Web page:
The Spanish Inquisition was visited upon her with tortuous punishments and my father never got any closer to the truth of what really happened – we all heard the cries, the noise, the howling and so on, we were just as terrified and dreaded any circumstance where my father would ever have to be so un-nice to us.

The sweet fruit of tattoos

The cashew fruit tree on grounds was a tree that grew into some sort of shapeless both artful natural thing, we could sit on its splayed out branches and it never grew into anything tall. In season, its fruit were low-hanging; I could just reach out and pluck the fruit.

Versatility of the fruit was revealed when I found out that pod-casing on the succulent fruit could be harvested and dried out for cashew-nuts, however, before the pods were dried out, there was a sap that could be applied to the skin which was used for tribal marks.

Modesty then applied some to her thigh that spelt out her name – over the first few days it blistered, it became septic and then it dried up, healed, leaving an indelible black mark representing the letters of her name.

A whisker away from death

It was then that my father found out and all hell broke loose for her – I saw her lay face down in an incline, her feet on the side of the cupboard and her hands on the floor. She was flogged in that position till I think my father was exhausted.

Could men be so capable of dishing out discipline in that way and still be human with the excuse of preventing the child from having a life less ordinary?

But these are the kinds of rights and authority our elders and seniors in school had the liberty to exercise on us without being accountable to anyone for their actions.

In fact, people were lauded for being this sadistic in the name of discipline and I have read many obituaries where part of the eulogy included a phrase like “strict disciplinarian”, a euphemism for be a brutal brute with a merciless streak all couched under the impression that it was all for the good.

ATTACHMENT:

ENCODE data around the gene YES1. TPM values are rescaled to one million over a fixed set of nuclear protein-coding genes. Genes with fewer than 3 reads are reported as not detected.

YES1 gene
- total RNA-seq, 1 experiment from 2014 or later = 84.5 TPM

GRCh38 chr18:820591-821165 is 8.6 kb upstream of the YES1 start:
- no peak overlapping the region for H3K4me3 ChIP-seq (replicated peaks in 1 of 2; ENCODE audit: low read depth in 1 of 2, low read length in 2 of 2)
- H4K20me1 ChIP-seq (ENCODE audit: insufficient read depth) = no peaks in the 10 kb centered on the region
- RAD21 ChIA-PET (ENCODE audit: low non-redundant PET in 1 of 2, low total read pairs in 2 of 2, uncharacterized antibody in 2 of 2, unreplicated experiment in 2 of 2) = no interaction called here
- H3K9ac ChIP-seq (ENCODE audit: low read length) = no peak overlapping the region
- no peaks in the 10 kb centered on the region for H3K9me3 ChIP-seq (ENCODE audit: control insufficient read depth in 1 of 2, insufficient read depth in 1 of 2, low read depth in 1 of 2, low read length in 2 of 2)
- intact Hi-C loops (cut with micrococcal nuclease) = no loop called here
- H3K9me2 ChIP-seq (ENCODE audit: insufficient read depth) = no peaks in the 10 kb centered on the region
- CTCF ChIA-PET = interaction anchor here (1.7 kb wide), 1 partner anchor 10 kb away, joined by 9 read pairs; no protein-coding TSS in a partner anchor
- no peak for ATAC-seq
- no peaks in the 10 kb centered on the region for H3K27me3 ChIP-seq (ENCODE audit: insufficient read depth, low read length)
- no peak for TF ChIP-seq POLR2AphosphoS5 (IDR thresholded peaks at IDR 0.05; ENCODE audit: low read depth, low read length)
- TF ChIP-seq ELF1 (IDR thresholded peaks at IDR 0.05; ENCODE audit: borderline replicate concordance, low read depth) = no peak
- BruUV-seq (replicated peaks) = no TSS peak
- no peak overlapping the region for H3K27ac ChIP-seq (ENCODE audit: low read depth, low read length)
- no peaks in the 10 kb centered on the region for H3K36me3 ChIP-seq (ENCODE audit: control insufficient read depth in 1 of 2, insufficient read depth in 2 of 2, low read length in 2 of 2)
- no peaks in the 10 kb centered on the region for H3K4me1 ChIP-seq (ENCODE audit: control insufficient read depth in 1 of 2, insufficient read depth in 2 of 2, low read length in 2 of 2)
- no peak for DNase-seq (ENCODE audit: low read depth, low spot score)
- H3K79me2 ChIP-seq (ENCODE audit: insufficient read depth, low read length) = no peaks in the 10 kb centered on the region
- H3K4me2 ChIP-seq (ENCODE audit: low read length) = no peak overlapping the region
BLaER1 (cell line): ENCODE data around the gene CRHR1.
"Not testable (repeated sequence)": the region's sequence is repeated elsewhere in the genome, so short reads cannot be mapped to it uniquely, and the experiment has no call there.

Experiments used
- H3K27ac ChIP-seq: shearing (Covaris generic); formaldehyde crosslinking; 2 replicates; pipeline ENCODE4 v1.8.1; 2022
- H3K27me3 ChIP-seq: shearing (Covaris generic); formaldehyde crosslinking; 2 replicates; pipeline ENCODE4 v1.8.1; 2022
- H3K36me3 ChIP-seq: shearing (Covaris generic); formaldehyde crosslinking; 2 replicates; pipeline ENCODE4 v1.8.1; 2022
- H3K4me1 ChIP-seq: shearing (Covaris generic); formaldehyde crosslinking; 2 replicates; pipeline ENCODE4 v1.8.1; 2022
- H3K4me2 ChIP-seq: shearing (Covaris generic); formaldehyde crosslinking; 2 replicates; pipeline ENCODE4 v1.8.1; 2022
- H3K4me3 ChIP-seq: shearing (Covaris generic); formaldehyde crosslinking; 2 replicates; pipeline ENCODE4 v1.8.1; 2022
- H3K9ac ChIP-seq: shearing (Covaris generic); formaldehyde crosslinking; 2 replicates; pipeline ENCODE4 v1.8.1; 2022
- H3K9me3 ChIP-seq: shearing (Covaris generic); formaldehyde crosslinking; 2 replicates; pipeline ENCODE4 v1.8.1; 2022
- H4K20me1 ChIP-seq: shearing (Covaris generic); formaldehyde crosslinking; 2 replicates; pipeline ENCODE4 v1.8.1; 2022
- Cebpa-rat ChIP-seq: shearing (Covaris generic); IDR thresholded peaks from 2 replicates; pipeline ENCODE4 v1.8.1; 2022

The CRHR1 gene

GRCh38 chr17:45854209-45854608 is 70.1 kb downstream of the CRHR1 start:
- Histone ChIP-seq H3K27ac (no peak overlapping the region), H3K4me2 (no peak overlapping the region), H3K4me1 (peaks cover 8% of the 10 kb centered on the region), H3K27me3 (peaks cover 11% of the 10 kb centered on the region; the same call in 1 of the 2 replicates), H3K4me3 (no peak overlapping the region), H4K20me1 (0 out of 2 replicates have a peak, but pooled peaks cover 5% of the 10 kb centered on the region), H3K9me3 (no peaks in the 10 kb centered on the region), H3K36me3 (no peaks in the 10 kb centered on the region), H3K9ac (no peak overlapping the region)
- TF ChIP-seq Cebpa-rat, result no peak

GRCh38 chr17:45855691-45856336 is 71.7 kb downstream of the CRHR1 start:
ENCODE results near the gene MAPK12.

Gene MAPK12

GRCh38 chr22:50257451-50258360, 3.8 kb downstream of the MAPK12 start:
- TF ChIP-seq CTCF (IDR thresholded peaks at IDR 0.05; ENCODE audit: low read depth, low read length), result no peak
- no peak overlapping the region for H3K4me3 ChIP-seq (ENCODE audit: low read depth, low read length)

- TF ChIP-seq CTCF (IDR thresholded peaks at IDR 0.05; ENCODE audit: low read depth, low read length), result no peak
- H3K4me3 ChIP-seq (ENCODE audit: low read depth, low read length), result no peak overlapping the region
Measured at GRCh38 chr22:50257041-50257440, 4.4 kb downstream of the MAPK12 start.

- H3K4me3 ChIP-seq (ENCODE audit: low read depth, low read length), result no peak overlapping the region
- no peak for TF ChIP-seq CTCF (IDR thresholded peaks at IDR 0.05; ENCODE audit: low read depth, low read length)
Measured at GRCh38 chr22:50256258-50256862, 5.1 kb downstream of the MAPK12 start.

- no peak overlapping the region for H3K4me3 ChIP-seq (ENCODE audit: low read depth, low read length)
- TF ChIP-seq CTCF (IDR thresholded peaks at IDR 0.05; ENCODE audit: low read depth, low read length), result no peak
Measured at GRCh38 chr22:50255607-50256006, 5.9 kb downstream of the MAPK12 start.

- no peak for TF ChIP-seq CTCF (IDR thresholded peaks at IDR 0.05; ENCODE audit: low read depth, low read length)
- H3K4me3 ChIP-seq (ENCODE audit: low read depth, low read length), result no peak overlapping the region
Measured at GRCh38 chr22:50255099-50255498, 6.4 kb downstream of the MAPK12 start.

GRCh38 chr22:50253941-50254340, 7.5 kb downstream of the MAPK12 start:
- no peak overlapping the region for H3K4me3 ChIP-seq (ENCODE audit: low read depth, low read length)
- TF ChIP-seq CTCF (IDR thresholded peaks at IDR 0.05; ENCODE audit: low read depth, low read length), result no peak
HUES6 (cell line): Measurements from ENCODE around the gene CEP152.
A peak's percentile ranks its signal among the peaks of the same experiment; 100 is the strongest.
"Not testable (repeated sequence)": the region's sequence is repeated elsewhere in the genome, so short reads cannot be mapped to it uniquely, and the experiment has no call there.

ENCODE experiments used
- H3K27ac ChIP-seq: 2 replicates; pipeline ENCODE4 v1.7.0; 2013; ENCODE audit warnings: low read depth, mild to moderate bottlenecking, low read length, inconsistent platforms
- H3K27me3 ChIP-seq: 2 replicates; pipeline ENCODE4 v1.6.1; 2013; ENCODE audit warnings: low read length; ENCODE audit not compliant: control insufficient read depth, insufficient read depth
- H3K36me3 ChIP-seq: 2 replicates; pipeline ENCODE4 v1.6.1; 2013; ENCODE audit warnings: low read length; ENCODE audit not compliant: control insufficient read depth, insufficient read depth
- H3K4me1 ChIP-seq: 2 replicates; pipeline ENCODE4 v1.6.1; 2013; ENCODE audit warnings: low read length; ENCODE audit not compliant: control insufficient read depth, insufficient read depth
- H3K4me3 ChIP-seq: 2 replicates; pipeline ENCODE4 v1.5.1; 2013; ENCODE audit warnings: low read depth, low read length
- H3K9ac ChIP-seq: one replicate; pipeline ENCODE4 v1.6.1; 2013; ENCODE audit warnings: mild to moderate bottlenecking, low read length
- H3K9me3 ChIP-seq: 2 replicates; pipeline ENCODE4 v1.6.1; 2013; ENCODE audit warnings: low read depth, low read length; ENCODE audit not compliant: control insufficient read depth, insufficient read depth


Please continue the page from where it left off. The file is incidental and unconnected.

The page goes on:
Between discipline and torture

In all, I suppose, there were always a fine line between discipline and brutalisation, in many cases, I have seen parents seriously brutalise their children whilst believing it was just maintaining order through discipline.

The fact that the grown up children still bear physical scars that the parents were probably too ashamed visit the hospital and seek treatment for belies the feeling that parents sometimes never think they can inflict grievous bodily harm on their kids because they love their kids too much to see them devoid of punishment.

This is where I would sometimes agree with the lobby against hitting children because the few times I have been struck across the face in anger when it would have been better parenting to smack me or ask me to do some mean task just shows many parents are confused about discipline, order and control.

They did what they knew

Again, on the whole, my parents did their best, and parenting does not come with manuals or certificates – I am still proud of my upbringing though hindsight does indicate that maybe some things could have been done better.

My uncle and aunts went on to live their own fulfilled lives, sometimes fearful of big brother, sometimes in awe of big brother and over time, big brother has become cuddlier, lovelier and well fatherly-er? Modesty stayed with us till she got married some 8 years later, Unculu had left 6 years before.